Have you ever wondered why indulging yourself and relaxing feels so good? That blissful sensation in the wake of a hectic day of sitting down at home, a glass of something intoxicating in hand, safe in the knowledge that you have nothing to do? Well, if the Times is to be believed, it may be your body’s way of telling you you’re doing the right thing.
A 24-hour culture of work is creating so much stress that it could be killing us; certainly, research suggests it’s more pernicious for our health than any of the usual culprits, such as smoking or drinking. Under constant pressure to perform and progress, more and more people take home work to do in the evening or early morning out of office hours, depriving the body and the mind of rest and calm. Without it, and combined with the usual stresses of home (bills, mess, children, latest clean eating fad) stress levels, according to research published in Frontiers in Human Neuroscience, are spiking for many people in the home.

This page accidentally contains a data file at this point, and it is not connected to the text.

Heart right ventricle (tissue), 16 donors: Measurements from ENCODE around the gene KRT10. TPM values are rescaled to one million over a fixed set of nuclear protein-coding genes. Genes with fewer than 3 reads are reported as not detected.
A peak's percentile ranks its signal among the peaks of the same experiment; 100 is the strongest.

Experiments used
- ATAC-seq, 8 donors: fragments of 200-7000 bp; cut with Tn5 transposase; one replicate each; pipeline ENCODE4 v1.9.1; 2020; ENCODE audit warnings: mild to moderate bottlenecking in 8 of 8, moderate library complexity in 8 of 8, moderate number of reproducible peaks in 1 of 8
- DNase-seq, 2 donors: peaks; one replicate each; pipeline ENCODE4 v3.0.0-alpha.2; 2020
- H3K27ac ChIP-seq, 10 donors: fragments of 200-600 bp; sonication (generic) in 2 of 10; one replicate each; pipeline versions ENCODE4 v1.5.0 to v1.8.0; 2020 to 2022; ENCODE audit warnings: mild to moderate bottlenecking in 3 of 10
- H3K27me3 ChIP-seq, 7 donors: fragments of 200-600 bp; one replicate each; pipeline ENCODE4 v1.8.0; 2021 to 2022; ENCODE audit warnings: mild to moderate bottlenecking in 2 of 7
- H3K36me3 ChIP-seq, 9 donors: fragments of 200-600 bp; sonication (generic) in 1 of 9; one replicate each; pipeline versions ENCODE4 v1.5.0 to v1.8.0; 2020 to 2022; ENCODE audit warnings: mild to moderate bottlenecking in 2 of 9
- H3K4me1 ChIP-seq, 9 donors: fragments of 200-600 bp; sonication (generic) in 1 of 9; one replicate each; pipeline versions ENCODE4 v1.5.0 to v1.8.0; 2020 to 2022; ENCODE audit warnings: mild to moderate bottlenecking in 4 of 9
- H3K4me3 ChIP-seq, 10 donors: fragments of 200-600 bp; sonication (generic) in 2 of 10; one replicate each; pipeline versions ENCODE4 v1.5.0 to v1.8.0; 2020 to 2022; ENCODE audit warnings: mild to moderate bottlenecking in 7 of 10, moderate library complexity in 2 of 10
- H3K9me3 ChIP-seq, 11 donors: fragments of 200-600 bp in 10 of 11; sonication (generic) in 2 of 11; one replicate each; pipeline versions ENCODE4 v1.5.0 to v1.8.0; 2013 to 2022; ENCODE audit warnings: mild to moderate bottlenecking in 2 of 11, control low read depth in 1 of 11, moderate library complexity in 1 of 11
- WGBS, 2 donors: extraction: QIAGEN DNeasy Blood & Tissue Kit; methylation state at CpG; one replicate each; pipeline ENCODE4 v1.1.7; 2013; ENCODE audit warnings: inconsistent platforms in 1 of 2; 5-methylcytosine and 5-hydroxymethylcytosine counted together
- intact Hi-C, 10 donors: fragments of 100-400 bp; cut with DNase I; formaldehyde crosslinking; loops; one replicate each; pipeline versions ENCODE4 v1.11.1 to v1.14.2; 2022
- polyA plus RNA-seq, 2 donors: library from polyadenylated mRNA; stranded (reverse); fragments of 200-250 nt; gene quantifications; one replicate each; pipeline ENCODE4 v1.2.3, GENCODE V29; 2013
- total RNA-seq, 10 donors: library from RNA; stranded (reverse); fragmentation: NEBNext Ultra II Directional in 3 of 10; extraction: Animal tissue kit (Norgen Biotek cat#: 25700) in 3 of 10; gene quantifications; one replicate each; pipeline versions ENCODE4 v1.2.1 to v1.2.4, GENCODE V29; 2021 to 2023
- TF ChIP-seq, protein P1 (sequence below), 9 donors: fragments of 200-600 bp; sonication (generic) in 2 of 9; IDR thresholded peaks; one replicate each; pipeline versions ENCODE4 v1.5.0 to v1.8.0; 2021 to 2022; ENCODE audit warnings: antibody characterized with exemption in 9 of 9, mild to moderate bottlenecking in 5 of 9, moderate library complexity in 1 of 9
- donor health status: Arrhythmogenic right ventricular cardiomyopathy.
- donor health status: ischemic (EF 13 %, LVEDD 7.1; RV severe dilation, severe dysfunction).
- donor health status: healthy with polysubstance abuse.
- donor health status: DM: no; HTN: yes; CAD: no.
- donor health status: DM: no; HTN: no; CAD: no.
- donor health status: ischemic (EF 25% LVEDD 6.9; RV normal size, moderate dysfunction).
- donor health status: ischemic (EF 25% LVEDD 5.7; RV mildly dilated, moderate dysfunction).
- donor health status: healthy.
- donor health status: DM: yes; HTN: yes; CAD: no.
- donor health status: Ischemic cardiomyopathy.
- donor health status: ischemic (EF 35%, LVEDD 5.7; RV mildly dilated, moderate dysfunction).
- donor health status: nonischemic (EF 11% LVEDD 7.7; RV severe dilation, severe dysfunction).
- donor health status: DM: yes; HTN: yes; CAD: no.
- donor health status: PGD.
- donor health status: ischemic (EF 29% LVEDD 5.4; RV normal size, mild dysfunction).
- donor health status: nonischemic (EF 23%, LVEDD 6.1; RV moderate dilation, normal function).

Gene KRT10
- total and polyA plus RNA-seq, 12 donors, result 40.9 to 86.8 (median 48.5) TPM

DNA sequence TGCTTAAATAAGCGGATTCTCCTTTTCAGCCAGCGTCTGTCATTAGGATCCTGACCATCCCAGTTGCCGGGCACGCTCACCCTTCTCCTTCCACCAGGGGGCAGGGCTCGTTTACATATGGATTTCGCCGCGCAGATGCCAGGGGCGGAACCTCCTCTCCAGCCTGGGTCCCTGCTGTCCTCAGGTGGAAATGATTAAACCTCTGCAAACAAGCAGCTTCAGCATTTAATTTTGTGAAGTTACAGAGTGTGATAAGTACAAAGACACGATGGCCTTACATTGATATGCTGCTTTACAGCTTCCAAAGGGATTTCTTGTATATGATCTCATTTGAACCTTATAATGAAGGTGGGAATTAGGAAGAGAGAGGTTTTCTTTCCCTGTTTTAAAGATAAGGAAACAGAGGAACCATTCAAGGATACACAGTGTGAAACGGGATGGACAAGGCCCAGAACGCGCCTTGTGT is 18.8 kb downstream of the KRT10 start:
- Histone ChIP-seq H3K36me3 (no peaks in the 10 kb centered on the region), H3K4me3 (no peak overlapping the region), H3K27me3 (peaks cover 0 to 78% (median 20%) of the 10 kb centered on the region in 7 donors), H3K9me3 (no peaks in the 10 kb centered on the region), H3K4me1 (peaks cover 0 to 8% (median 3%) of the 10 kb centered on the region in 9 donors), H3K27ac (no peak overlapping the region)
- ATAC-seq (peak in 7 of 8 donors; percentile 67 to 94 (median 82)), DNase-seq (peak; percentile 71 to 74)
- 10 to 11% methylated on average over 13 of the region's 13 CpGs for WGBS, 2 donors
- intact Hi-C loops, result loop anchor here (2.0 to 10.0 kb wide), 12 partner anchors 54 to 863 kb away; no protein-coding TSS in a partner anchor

It’s ironic that the research was conducted using wrist monitors to tap into the subject’s heart rate and blood pressure, as a fervent need to monitor one’s health, and subsequent addiction to fitness monitors and health apps, is increasingly one of the things that stresses people the most.
Really, we already knew that being permanently wired is no good for one’s wellbeing. This is merely confirmation. There is no question that a drive to achieve an unobtainable standard of perfection, from work to health to family life, is driving those who choose to pursue it into the ground. If it weren’t so tragic, the news today that regular gym-bunnies are too tired for sex would be a hilarious illustration. (Woudn’t it be so much better the other way round?)
There’s no point in doing the work at home, as it doesn’t really make work go away; it merely accelerates the rate at which more work arrives. There’s no point in monitoring your health and keeping to a miserable regime; no one lives forever, and if one lives this in this manner, will one really be happy, aged 90-odd, when the body just slowly fails and withers over time?
Your body is not a temple, it is just that: your body. It will always be imperfect, so there’s no point trying to perfect it. Likewise, your home is exactly that, your home, not the office. Stop trying to turn yourself into a robot. They’re building robots for that.
by Edward Baer